“Yes, officer, that’s my DNA but it wasn’t me that did the crime! I was hacked and temporarily possessed by another person’s mind. So, yes, it was my body that did it, but not *me*.”

    There may come a time when identity of the body and identity of the mind might not necessarily have a 1:1 correspondence. Then someone will come up with a “foolproof” way to watermark our minds.

  • Joe Davis February 3, 2013, 17:20


    Hmmm… Nice ideas! Perhaps even for access keys or for more redundancy. Sounds like we should collaborate :)

  • Eniac February 3, 2013, 23:58

    Joe Davis: I’d be thrilled. Perhaps Paul could do an e-mail introduction?

  • Lukas February 12, 2013, 14:12

    Although digital storage technologies tend to come and go it seems to me that they won’t be replaced completely by DNA. However, what bothers me is the fact that the longer you want to store data, the more attractive DNA becomes.

    Thinking in a bigger context, which information really need to be stored over thousands of years and who might benefit from this kind of system?

  • ljk February 16, 2013, 20:12


    “Our Most Treasured Recordings Are Dying: Congress Has a Plan to Save Them”


    Matt Peckham

    February 15th, 2013


    Some of our most cherished historical recordings are in danger of being lost forever — indeed, some by George Gershwin, Judy Garland and Frank Sinatra are already goners. But we live in the future, where technology can land a crazy-advanced robotics rover on Mars and put exabytes of information at our fingertips. Isn’t someone working to safeguard this stuff?

    It turns out they are: The Library of Congress unveiled a plan on Wednesday to preserve the country’s mammoth trove of recorded sound. It’s a huge deal if you care about this sort of thing, the culmination of sweeping research conducted over more than a decade.

    The National Recording Preservation Act of 2000 originally called on the Librarian of Congress to establish a National Recording Registry “for the purpose of maintaining and preserving sound recordings that are culturally, historically, or aesthetically significant.” The Library’s just-announced plan is the net result of what remains an ongoing effort, reflecting the cumulative work of both the Library and a range of audio professionals, from composers and musicians to musicologists, archivists and members of the recording industry.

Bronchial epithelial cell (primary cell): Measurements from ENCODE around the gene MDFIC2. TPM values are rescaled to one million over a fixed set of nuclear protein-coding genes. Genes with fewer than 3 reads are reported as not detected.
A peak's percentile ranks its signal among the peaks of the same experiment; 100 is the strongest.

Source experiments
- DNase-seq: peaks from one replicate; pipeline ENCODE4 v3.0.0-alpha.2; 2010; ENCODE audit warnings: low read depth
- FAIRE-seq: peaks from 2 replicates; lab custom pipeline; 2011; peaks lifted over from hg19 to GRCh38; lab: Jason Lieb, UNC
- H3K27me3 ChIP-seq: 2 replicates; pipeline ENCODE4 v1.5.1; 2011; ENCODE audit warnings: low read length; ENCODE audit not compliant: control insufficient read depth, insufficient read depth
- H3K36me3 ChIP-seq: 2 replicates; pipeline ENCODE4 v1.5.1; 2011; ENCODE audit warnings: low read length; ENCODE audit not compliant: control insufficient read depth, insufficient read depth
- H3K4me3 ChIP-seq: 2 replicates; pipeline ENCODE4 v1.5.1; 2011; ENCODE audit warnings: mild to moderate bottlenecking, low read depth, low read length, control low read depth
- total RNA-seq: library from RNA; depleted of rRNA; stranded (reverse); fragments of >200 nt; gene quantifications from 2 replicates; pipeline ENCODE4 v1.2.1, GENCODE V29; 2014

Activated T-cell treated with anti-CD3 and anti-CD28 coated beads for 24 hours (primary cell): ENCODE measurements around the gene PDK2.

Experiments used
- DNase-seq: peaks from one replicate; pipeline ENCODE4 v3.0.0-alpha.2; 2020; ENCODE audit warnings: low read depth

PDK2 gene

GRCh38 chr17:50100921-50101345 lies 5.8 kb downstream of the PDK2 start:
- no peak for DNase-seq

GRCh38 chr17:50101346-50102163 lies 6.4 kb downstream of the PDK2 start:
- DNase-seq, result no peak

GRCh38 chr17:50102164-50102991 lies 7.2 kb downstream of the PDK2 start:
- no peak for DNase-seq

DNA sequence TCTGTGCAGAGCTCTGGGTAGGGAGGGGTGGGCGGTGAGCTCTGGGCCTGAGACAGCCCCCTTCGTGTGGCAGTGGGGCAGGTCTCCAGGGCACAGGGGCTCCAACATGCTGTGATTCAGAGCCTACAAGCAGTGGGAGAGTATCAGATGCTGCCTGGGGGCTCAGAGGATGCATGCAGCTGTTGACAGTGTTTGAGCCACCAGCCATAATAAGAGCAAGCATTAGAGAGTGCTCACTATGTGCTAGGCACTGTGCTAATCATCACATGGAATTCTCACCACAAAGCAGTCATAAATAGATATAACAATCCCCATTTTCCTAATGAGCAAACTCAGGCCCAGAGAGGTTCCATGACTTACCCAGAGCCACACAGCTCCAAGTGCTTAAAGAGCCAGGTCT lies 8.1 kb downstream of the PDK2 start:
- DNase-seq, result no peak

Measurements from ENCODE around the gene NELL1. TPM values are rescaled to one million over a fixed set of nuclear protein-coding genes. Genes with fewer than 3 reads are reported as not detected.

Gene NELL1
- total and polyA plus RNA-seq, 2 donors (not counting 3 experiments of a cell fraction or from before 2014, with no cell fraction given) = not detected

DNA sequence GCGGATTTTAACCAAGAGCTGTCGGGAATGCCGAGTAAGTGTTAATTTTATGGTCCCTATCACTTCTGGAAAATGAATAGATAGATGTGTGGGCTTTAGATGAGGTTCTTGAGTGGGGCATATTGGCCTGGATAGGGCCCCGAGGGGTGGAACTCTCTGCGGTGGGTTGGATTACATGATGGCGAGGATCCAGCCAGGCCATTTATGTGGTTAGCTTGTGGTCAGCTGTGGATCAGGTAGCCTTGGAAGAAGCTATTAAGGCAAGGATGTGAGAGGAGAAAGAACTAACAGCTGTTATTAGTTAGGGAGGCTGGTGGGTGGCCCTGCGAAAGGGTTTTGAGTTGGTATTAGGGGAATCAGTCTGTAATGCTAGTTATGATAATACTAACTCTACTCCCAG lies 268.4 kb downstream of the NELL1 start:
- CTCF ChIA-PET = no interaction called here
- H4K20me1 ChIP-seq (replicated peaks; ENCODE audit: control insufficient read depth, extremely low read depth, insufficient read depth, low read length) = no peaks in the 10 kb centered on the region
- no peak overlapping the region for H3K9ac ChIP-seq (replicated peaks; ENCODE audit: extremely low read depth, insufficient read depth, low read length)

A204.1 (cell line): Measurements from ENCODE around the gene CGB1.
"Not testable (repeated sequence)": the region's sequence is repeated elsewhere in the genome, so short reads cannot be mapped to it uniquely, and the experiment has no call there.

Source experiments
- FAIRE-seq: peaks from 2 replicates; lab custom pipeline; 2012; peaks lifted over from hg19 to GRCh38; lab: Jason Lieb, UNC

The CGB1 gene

As early as 2002, the National Recording Preservation Board was nominating recordings for preservation annually — the total through 2012 stands at around 350. It’s an eclectic mix of recorded sound, ranging from seminal works by Thomas Edison in the late 1880s, Abbot and Costello’s infamous “Who’s on First?” 1938 radio broadcast and Miles Davis’ groundbreaking jazz album Kind of Blue to Martin Luther King, Jr.’s “I Have a Dream” speech, Glenn Gould’s original 1955 recording of Bach’s Goldberg Variations and Yahi language cylinder recordings by the last surviving member of the Native American Yana tribe (who died in 1916).

    What does the Library’s announcement mean in view of what it’s already been doing? It’s not enough to simply preserve these recordings, argues the Library in an elaborate 78-page overview of the plan. We have to think about public access, educating professionals about preservation rolling forward and dealing with “outdated laws that impede both preservation and access.”

    One of the key challenges, for instance, involves accommodating all the different types of recorded audio, ranging from wax cylinders and music rolls to vinyl records and magnetic tape; that much anyone with a basic historical understanding of the audio industry might surmise. Here’s something you might not: The problem doesn’t go away or even necessarily get smaller with digital audio. As NPR notes, the fact that we often don’t know how today’s “born digital” recordings were created puts them in as much danger as older recording formats.

    The complications extend to software like Avid’s Pro Tools, one of the more popular high-end digital audio workstation tools. As National Recording Preservation Board chairman Sam Brylawski notes in the NPR piece, ”You hear stories about things recorded on … things like ProTools editing software 10 years ago, but the new version of the software isn’t compatible with the digital files of 10 and 20 years ago.” Think about the difficulties you’ve encountered working with text documents when moving between older and newer versions of popular word processors, then extrapolate to software that’s much more specialized and niche.